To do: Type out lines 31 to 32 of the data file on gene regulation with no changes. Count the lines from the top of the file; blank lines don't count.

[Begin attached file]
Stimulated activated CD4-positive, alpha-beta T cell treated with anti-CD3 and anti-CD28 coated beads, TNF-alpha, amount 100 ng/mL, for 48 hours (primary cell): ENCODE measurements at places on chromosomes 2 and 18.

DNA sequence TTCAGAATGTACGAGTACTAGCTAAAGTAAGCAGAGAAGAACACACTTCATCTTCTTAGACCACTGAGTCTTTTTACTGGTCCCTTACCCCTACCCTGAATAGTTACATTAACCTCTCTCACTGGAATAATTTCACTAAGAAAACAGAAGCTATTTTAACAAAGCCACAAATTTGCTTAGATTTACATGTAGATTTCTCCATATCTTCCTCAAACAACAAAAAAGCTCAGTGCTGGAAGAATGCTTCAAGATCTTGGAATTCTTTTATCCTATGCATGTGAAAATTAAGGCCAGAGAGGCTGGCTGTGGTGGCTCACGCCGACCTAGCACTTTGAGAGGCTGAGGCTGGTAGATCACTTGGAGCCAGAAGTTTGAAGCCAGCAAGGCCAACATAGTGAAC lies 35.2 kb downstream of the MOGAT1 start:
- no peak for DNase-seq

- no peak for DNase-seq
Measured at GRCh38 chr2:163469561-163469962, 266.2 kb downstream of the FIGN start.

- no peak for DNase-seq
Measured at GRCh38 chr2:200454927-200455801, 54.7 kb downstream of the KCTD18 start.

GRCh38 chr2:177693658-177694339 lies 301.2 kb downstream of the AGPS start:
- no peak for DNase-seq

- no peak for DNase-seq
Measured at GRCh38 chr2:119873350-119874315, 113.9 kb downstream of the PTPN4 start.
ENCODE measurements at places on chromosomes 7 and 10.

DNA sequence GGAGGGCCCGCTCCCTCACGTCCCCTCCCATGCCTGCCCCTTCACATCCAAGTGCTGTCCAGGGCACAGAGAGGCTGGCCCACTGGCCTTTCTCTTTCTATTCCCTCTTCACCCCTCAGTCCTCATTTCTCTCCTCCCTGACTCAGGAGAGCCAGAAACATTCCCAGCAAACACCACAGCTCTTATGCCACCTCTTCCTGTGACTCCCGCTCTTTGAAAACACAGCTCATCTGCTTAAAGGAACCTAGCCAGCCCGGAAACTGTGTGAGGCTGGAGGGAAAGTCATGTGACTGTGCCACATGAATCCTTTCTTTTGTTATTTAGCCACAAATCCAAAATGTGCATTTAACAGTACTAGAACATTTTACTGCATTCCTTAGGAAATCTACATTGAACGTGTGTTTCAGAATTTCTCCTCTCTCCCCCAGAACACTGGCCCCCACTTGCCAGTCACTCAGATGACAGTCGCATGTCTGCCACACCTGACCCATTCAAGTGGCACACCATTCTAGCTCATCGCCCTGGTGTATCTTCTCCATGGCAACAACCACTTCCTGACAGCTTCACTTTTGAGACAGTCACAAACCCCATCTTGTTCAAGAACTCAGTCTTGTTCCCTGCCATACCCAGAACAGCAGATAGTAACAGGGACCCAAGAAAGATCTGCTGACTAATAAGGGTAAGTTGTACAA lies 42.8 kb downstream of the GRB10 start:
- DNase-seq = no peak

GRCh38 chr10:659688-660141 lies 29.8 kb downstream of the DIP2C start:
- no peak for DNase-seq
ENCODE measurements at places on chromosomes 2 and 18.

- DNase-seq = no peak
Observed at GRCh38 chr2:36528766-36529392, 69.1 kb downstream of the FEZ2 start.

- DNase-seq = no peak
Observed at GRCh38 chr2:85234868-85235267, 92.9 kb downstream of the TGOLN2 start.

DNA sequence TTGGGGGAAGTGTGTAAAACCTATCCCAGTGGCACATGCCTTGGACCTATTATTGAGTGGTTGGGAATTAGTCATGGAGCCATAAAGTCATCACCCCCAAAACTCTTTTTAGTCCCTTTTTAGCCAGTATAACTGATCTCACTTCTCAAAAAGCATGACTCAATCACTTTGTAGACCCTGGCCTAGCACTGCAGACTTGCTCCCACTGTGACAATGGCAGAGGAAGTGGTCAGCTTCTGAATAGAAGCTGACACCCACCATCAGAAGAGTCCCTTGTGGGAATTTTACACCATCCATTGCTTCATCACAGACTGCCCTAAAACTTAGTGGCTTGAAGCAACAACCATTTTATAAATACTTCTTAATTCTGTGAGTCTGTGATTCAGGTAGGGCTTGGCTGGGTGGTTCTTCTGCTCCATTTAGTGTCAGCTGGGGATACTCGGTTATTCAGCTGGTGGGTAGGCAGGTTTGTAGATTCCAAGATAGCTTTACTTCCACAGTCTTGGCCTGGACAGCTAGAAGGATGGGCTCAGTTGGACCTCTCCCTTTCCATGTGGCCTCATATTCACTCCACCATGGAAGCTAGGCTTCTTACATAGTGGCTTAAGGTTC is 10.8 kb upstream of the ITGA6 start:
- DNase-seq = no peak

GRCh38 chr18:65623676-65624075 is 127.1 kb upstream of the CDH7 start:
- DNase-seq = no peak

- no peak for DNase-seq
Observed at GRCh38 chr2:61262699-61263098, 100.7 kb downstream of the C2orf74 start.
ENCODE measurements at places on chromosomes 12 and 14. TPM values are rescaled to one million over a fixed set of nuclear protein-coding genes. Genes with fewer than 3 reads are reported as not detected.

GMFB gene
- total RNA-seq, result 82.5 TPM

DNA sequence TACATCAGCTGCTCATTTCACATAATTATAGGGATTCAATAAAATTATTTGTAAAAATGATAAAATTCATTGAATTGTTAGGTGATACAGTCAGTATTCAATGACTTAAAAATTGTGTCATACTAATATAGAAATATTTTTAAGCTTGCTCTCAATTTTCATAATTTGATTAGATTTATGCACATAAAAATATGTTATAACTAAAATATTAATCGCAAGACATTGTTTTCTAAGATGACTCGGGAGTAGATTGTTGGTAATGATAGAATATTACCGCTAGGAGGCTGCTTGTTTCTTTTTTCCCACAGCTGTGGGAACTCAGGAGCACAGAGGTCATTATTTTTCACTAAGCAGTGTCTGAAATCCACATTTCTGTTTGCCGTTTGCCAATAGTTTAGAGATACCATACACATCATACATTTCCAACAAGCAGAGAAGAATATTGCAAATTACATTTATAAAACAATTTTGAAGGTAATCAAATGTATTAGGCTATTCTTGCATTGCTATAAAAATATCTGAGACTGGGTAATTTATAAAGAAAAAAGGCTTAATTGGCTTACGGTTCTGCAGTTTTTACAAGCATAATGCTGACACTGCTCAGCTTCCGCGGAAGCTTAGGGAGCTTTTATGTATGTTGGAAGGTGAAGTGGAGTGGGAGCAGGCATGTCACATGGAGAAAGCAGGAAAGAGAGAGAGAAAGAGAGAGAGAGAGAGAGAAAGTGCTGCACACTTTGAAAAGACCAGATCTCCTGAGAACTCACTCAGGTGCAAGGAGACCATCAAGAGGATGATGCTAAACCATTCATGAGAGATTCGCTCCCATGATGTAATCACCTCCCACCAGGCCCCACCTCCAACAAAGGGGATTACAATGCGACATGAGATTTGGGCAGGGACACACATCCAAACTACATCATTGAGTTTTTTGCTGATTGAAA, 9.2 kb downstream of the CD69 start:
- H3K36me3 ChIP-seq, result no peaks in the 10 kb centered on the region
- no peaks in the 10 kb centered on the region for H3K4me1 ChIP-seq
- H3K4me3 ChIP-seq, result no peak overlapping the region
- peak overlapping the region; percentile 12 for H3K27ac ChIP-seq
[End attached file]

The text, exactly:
DNA sequence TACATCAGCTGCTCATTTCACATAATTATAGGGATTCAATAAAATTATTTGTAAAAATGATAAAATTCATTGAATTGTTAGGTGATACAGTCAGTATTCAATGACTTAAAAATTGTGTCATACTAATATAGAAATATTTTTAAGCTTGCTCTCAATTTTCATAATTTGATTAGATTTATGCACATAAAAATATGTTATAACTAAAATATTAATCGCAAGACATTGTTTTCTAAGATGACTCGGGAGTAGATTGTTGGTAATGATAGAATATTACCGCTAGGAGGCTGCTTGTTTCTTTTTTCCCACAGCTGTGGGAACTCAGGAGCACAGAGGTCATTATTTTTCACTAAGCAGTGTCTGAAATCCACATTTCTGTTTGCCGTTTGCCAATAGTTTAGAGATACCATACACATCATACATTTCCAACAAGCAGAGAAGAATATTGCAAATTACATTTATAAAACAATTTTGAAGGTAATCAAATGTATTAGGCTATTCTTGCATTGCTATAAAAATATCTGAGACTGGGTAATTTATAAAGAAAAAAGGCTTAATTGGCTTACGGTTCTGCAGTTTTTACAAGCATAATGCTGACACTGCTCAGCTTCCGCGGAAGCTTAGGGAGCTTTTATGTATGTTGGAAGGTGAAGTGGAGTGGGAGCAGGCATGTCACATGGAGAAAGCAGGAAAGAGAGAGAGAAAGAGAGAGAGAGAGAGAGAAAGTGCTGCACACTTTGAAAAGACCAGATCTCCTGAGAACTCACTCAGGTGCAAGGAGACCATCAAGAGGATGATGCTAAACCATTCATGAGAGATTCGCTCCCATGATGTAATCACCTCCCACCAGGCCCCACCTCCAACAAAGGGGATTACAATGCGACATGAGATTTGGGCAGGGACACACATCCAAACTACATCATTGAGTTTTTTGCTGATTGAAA, 9.2 kb downstream of the CD69 start:
- H3K36me3 ChIP-seq, result no peaks in the 10 kb centered on the region